There are certain virtues we expect to find in our medical providers: a desire to help and heal, empathy, and compassion, among others. And yet, not every physician we encounter expresses these qualities.
Researchers from Duke University School of Medicine,Fuller Theological Seminary, and the Department of Medicine at the University of Chicago investigated the process by which medical students develop the moral intuition to care (Shepherd et al 2018). They studied 563 medical students across 24 US medical schools, analyzing the role of spirituality vs religiosity in virtue development.
The results show that the medical students’ spirituality predicted an intuition to care which predicted increases in empathic compassion and generosity. Interestingly, the importance of religion to the students did not predict the development of virtues. In fact, a negative relationship was found between religiousness and empathic compassion.
The fact that spirituality promotes virtues is not surprising when we consider that it connects people to something greater than themselves. By emphasizing connection to others, spirituality naturally cultivates such qualities as generosity and compassion. From this lens, medicine, ideally practiced in the service of helping others, represents a sacred goal or calling. The researchers suggest the ethical benefits of integrating spiritual growth awareness into medical education (as well as other contexts – military?), given that spirituality may affect students’ care of others.
Dr. Jim Withers of Pittsburgh, PA practices “street medicine.” He brings free medical care to the homeless and has developed Operation Safety Net, a set of essential health and social services offered through “house calls” to those living on the streets.
This model of outreach to the unsheltered homeless has now been replicated across six continents via the Street Medicine Institute.
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Despite the common assumption that happiness is to be found in securing money or material items, the research is pretty clear that such gratification is short-lived. After providing an initial boost, material acquisitions tend to lose their impact quickly (see Brickman & Campbell, 1971, for their seminal work on hedonic adaptation, e.g., how people get quickly used to new circumstances).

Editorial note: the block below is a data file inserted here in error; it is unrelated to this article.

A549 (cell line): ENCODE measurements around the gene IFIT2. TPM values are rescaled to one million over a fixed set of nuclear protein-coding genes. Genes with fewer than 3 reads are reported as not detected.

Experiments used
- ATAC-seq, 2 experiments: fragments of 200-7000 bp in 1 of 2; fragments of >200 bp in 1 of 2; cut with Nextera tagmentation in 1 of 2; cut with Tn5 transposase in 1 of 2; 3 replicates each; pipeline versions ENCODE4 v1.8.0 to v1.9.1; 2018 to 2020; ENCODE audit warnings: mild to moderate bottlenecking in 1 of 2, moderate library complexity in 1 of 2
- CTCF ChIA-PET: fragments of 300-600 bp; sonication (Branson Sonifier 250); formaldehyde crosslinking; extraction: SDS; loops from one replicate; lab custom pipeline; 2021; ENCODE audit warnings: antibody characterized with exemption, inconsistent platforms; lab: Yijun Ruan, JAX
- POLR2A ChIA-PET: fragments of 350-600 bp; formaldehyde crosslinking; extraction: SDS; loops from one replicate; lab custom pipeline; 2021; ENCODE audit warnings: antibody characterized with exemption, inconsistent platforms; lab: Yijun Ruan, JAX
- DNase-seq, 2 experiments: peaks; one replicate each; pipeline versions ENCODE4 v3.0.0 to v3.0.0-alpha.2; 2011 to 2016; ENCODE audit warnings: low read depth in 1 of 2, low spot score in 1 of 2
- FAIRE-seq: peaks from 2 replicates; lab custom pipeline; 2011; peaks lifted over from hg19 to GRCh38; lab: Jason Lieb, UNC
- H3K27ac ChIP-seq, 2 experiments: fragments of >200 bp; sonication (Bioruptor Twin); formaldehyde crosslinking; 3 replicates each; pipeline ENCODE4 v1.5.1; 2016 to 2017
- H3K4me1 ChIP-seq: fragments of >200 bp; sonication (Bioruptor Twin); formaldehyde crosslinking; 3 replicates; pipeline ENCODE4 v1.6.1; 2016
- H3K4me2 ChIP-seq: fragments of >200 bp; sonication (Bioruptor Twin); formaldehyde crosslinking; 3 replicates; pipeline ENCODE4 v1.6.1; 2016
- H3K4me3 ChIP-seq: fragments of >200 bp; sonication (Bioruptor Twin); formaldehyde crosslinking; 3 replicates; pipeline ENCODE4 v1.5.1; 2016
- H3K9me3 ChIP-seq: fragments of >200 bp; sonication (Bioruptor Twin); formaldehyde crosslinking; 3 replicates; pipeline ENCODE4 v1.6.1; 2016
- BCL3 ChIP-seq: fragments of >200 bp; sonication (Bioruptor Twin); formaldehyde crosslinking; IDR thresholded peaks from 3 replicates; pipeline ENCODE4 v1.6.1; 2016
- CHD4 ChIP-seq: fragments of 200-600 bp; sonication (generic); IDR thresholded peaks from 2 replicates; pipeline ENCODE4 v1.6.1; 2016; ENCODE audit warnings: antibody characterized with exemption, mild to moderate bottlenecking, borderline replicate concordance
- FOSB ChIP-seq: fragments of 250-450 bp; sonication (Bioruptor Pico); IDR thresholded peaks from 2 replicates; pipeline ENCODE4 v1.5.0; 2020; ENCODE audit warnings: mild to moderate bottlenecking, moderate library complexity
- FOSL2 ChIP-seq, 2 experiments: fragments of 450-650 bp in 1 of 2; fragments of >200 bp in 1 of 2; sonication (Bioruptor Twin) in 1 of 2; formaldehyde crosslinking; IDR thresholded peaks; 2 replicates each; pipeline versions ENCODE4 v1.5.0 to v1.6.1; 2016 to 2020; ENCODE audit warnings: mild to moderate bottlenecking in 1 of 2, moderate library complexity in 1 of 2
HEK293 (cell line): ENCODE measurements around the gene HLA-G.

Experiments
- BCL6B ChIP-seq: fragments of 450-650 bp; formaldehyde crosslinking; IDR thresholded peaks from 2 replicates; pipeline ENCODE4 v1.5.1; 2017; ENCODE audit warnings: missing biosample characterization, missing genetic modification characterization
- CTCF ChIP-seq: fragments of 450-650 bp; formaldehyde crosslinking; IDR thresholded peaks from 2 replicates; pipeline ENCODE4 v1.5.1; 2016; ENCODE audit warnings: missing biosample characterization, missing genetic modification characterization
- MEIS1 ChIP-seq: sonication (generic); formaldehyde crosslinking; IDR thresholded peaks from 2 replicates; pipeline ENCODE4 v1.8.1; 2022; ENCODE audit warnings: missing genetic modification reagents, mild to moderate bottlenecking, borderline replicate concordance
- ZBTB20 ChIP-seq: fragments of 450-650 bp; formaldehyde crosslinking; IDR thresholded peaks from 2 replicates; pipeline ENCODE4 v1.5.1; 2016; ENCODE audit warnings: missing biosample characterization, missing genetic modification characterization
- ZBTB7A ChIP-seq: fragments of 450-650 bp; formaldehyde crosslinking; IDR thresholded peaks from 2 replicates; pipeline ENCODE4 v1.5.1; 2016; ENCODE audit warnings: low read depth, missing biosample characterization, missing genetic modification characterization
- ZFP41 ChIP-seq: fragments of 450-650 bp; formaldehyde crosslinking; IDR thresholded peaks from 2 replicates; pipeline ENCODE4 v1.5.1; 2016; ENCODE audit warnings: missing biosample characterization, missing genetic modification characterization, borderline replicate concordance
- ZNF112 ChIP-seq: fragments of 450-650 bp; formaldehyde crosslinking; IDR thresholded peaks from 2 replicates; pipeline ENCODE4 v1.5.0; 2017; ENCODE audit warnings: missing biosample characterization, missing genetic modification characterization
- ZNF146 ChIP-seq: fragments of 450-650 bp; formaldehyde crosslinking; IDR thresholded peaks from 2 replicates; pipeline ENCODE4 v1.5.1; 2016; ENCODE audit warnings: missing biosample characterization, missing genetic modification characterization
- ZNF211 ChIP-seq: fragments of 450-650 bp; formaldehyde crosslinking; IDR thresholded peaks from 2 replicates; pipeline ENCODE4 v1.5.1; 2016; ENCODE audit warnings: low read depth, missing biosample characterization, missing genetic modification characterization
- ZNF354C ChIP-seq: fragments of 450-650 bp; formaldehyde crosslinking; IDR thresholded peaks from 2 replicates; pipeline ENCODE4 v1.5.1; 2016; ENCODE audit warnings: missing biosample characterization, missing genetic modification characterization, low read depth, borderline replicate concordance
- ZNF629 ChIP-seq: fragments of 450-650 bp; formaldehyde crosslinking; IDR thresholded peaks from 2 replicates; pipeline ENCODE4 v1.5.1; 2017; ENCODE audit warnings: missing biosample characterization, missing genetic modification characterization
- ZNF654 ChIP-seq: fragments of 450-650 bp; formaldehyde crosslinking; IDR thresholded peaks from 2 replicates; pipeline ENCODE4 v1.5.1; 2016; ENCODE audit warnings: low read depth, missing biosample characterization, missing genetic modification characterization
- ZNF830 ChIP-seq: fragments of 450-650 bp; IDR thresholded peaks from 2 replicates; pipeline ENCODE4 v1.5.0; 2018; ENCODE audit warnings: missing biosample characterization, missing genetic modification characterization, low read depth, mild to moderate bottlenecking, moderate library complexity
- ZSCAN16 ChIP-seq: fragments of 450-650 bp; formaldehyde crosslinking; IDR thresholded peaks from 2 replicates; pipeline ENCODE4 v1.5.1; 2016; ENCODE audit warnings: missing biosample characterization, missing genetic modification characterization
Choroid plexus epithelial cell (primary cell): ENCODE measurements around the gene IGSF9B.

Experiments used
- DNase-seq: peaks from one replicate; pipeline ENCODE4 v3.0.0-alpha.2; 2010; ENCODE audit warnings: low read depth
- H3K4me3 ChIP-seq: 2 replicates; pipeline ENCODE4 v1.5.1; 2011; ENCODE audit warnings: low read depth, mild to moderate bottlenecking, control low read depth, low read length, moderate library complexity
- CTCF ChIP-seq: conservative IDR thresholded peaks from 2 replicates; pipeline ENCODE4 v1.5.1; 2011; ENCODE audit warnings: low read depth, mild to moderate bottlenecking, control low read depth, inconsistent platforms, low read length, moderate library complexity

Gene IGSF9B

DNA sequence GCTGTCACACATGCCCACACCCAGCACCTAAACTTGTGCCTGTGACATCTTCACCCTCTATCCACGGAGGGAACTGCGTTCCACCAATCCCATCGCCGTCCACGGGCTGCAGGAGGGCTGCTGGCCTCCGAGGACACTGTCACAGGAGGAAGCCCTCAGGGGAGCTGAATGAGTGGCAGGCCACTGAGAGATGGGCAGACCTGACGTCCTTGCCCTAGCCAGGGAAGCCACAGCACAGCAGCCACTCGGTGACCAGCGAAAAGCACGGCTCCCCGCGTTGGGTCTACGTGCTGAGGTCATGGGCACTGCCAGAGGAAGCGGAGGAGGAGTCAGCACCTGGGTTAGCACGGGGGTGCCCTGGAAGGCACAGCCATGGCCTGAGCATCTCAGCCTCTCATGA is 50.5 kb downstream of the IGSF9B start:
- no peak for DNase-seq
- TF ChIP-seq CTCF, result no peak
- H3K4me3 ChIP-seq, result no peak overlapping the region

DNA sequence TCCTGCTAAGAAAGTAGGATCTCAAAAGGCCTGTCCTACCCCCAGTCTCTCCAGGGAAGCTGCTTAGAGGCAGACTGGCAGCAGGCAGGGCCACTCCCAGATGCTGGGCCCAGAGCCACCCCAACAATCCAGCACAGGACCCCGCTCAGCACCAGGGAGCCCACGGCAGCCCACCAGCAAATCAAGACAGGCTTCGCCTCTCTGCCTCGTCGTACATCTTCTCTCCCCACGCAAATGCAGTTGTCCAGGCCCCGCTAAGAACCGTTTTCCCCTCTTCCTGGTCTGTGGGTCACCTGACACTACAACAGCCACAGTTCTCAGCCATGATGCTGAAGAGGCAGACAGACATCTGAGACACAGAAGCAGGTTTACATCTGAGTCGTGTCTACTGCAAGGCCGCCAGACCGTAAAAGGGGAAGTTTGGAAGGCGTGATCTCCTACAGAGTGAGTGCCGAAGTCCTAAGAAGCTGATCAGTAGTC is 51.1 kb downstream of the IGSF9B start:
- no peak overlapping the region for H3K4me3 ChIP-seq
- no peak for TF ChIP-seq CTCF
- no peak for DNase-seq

What does promote a more lasting type of happiness is when people engage in intentional activities that create “flow” – a state of mind produced by a certain investment of energy, skill, and challenge (Csikszentmihalyi,1997, 1999). And yet, because flow activities require initial effort, we tend to lean towards more passive activities, even though these experiences are less likely to add up to a happy life.
Schiffer and Roberts (2018) found in a recent study that, even though people know that “effortful” flow activities facilitate long-term happiness better than passive ones, they still engage in passive leisure more often on a weekly basis.
According to their research, the reason for this “paradox” has to do with affective forecasting, the process of predicting how an event will emotionally affect one in the future. In particular, the researchers found that people predict flow tasks to be too daunting to initiate, which causes them to not engage in such tasks.
On the other hand, people perceive passive leisure as more enjoyable, requiring less activation effort. Such affective forecasting is inaccurate, given that true enjoyment (in a longer-term context) results from activities that require psychic investment and that facilitate growth.
What’s the take away here? Don’t confuse short-term pleasure (passive leisure) with longer term enjoyment and life satisfaction. Mindless hedonism only goes so far. It may be worth it to hold off on some of the instant gratification behaviors (checking social media?) in order to engage in happiness-lasting activities, even if they require start-up energy. It’s okay to work a little for true happiness.
A rehab center outside of Seattle called reSTART offers treatment programs for those addicted to devices and the instant gratification of online gaming and virtual reality. Treatment includes, in addition to therapy, time in nature, exercise, life skills such as cooking, laundry, and cleaning, and genuine recreational and social activities.